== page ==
Gorgeous, unposted, French artist signed Kirchner postcard of a glamorous woman holding a sheath of wheat titled "La Glaneuse" ("The Gleaner"). A gleaner is someone who picks up grain left in the field by the harvesters. Published by A. Leroy & R. Cremieu, Paris. Card verso reads La Glaneuse par Raphael Kirchner Marque. L-E déposée Paris. (The Gleaner by Raphael Kirchner. L-É trademark Paris.) and "Trichromie artistique - Imp. A. Leroy et R. Crémieu, 4BIS, rue des Suisses, paris." (Artistic trichromy - Imp. A. Leroy and R. Crémieu, 4BIS, rue des Suisses, paris.) Card is in good vintage condition with chipping of all corners - worse on the lower corners, some small corner creases, corner bumping, a crease in the right upper quadrant of the white area on the front of the card, several scattered small stains (see pictures) and minor age-associated discoloration and scuffing.
Raphael Kirchner (1876-1917) Austrian b. Vienna from Metro Postcard's website
After studying the Vienna Academy of fine arts in 1896, Kirchner began his career as a portrait painter but was illustrating postcards as early as 1898. After moving to Paris in 1900 his commercial work became more dominant and he was designing magazine covers and within a year. Most of his postcards were produced in sets, which tend to differ widely stylistically but not in subject. They almost all depict women with his wife Nina, the Kirchner Girl, being the model for many of them. Though his depictions of women range from ordinary portraits to nudes, he gained the reputation of expressing them with a more erotic nuance than most. Some consider his designs as an early form of pin-up. While some cards contain a lot of Art Nouveau decorative elements, others tend to be more realistic. There is even a very popular series influenced by Japonisme. Since not all of his postcards are signed, his constantly changing stylistic elements can make it difficult to determine a genuine Kirchner, especially when other illustrators imitated his popular style. After the outbreak of World War One he moved to the United States where he continued to paint portraits and provide illustrations for Ziegfeld Folly posters and magazines such as Puck. He also designed postcards that were printed in New York and in London. It is believed that he produced over 1000 postcard images that were issued by many different publishers. Kirchner suffered an appendicitis attack while painting a portrait and died of complications just hours after his operation.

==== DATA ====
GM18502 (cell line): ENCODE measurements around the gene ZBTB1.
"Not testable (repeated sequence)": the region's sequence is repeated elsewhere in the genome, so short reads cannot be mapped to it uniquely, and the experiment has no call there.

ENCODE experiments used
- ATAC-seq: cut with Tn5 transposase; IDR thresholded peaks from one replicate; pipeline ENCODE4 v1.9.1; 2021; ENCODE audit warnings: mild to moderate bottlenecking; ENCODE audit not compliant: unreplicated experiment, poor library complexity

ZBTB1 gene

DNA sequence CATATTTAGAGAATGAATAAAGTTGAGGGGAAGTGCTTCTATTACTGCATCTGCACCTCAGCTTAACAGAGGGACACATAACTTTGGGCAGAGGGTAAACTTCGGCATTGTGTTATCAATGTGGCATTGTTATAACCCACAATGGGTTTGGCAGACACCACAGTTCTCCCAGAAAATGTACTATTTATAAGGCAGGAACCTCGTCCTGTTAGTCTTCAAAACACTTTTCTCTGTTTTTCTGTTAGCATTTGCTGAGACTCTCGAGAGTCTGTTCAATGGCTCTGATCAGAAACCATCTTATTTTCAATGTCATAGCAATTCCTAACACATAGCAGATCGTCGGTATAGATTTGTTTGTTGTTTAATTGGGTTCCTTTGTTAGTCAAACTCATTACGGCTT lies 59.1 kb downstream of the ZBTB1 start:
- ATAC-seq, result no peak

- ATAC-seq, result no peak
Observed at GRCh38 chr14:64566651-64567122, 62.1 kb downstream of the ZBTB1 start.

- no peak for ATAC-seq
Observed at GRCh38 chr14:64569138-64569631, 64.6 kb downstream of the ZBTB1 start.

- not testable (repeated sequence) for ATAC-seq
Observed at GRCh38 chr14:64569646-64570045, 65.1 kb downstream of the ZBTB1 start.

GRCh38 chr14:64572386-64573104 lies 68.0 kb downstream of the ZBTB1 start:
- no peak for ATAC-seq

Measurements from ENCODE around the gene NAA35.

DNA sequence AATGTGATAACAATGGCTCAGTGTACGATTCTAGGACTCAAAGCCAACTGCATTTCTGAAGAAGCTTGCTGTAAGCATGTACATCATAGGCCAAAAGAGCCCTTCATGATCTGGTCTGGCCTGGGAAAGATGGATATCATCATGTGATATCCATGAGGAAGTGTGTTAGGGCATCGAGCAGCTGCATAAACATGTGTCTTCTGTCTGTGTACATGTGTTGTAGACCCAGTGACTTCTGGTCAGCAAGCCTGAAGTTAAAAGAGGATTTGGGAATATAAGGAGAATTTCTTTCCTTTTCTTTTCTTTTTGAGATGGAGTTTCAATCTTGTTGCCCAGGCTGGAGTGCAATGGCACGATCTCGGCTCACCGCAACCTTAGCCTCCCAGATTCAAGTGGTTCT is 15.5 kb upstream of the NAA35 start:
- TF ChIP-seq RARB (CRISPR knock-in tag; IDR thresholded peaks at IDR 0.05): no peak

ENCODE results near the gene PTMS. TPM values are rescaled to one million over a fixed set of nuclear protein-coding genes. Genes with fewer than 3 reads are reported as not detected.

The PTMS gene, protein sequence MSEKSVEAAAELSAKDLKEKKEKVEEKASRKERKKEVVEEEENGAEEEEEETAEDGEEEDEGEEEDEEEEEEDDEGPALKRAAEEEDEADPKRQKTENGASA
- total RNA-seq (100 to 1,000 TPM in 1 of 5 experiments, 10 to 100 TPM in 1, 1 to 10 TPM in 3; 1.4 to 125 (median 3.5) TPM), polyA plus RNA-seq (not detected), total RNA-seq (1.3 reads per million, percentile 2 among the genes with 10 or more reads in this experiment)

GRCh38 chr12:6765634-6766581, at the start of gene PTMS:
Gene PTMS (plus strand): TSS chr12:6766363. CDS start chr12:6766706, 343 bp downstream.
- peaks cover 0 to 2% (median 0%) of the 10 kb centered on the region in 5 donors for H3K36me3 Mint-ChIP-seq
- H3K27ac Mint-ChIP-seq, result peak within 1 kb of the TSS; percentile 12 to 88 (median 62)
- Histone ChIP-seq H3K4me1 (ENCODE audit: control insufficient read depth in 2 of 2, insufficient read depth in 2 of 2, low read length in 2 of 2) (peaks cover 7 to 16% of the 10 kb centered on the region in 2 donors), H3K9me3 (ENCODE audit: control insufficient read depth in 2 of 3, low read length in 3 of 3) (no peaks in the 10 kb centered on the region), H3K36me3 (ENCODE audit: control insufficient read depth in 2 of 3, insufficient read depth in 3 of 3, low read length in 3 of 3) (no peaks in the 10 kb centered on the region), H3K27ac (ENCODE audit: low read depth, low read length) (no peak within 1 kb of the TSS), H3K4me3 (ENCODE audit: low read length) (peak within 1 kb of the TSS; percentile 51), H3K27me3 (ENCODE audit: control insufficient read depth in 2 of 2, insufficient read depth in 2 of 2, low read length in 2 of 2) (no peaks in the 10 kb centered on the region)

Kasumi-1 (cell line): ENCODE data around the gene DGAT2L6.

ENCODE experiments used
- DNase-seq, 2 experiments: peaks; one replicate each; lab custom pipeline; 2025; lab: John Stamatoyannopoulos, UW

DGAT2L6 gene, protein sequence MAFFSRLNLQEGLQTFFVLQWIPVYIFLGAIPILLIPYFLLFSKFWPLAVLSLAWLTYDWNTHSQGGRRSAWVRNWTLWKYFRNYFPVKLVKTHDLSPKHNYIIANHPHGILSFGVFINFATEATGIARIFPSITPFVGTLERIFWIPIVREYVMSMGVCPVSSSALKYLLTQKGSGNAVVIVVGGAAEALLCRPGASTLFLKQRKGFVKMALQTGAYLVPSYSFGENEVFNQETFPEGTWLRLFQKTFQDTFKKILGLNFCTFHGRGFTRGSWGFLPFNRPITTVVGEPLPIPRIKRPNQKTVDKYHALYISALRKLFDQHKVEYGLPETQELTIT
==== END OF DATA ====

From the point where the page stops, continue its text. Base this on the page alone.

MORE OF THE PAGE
A. Leroy & R. Cremieu (1920’s) Paris, France from Metro Postcard's website
A publisher of artist signed postcards, many with erotic content. They sometimes used the work of well known artist such as Raphael Kirchner for there cards. They produced their cards through the tricolor process, which they referred to as Trichromie artistique.
Unposted, French, artist signed Kirchner postcard of a glamorous woman